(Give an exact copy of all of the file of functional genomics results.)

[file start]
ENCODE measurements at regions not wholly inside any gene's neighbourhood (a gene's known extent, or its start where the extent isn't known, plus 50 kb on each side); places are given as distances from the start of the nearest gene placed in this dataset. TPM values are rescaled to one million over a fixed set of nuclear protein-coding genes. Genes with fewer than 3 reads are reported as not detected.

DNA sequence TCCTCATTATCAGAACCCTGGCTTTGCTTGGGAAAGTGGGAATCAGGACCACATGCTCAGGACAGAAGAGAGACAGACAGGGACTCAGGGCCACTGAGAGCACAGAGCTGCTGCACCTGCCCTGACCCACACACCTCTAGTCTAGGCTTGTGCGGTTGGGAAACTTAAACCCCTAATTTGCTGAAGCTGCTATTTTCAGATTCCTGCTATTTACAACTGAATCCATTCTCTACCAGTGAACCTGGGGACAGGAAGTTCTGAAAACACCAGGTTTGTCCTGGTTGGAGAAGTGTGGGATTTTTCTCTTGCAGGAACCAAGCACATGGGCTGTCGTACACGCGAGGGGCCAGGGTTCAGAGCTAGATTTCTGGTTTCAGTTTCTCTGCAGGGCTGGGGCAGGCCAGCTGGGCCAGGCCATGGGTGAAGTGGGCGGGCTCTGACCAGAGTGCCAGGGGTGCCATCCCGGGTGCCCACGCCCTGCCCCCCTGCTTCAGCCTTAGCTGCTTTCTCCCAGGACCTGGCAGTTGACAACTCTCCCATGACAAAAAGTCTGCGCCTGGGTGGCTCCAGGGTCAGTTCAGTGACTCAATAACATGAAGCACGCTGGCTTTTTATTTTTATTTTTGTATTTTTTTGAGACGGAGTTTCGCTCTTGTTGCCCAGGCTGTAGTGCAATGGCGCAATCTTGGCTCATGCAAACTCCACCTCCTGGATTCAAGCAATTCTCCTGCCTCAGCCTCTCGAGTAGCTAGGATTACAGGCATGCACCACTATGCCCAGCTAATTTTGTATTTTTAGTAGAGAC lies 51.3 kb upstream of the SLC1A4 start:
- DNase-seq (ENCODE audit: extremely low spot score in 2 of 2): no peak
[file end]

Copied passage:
ENCODE measurements at regions not wholly inside any gene's neighbourhood (a gene's known extent, or its start where the extent isn't known, plus 50 kb on each side); places are given as distances from the start of the nearest gene placed in this dataset. TPM values are rescaled to one million over a fixed set of nuclear protein-coding genes. Genes with fewer than 3 reads are reported as not detected.

DNA sequence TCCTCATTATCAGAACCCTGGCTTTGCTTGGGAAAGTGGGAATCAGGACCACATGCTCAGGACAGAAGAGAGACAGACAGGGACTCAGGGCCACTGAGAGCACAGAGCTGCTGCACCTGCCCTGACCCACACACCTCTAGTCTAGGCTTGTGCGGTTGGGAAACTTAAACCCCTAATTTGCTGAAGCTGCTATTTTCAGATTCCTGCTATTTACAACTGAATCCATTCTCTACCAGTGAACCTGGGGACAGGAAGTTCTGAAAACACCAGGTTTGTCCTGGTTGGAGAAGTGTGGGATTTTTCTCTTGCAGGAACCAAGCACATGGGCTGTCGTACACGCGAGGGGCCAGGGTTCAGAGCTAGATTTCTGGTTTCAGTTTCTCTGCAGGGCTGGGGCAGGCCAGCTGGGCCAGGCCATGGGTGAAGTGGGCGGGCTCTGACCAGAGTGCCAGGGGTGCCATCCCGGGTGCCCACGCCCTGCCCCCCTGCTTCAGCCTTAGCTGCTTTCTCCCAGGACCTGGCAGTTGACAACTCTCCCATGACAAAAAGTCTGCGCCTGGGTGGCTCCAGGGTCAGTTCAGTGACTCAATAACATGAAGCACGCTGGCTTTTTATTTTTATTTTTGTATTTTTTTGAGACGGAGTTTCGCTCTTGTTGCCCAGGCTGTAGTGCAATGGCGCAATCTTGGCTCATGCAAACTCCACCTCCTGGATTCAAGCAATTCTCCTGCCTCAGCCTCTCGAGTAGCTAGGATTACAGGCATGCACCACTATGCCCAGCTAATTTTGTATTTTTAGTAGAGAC lies 51.3 kb upstream of the SLC1A4 start:
- DNase-seq (ENCODE audit: extremely low spot score in 2 of 2): no peak